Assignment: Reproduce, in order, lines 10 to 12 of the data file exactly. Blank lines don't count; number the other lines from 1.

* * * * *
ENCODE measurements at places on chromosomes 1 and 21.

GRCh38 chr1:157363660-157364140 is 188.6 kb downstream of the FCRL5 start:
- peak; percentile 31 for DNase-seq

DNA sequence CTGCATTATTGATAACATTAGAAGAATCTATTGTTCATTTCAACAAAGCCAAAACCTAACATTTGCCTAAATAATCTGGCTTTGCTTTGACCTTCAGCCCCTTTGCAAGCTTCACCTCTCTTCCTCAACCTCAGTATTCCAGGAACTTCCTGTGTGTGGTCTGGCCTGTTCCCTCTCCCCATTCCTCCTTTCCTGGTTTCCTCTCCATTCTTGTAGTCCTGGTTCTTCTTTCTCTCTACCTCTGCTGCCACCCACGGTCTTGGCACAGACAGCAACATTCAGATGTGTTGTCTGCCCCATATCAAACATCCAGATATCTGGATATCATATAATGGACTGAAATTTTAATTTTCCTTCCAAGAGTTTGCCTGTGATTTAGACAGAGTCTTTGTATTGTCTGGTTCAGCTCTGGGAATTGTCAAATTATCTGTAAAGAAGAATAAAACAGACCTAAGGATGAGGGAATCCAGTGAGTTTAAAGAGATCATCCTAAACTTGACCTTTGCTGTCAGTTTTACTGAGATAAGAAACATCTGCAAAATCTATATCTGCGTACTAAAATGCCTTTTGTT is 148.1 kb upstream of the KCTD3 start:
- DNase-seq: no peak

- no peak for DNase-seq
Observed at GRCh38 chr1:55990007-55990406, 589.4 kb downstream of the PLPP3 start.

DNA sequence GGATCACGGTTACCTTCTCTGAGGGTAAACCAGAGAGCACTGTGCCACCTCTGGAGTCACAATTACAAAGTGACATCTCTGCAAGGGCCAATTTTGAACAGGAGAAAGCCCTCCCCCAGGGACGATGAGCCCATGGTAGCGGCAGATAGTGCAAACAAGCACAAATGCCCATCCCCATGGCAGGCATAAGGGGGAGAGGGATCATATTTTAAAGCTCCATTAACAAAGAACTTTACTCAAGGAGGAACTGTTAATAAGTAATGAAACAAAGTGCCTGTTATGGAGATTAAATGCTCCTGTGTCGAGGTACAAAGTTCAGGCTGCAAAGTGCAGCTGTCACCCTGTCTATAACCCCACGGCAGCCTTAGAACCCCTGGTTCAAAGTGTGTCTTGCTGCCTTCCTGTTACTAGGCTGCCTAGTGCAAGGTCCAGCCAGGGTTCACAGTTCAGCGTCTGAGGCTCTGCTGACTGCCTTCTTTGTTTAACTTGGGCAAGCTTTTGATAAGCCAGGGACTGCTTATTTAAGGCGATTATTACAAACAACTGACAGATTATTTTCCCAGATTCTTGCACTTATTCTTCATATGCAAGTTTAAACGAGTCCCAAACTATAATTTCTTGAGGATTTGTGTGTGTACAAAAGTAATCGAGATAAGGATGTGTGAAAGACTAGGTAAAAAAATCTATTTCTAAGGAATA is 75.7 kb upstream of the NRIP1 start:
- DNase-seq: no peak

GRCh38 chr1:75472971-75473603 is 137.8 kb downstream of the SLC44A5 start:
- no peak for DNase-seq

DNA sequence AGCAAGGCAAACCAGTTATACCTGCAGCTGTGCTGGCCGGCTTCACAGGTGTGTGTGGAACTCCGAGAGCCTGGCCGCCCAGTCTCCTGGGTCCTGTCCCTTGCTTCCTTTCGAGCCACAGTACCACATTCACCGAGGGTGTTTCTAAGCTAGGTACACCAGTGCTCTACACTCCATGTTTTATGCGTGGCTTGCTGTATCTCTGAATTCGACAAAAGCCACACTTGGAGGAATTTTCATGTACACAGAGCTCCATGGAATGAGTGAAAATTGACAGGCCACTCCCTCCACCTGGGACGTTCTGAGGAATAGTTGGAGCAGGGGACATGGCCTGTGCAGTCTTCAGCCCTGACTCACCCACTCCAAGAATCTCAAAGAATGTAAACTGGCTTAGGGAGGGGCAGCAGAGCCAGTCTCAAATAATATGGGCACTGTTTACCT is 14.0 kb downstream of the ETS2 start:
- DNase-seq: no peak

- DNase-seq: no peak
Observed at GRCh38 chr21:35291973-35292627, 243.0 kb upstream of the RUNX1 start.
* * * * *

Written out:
GRCh38 chr1:75472971-75473603 is 137.8 kb downstream of the SLC44A5 start:
- no peak for DNase-seq

DNA sequence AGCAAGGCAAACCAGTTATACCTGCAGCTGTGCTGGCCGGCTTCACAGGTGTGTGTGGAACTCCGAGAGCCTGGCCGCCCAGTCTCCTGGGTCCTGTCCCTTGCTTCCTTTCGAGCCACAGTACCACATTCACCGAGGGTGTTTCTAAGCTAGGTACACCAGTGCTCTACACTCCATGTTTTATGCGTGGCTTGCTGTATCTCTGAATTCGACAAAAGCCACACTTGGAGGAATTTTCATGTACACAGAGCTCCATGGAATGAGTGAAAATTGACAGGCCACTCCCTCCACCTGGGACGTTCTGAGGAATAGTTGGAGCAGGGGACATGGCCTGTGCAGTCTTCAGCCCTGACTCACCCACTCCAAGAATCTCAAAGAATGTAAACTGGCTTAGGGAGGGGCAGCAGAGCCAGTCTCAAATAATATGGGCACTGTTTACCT is 14.0 kb downstream of the ETS2 start: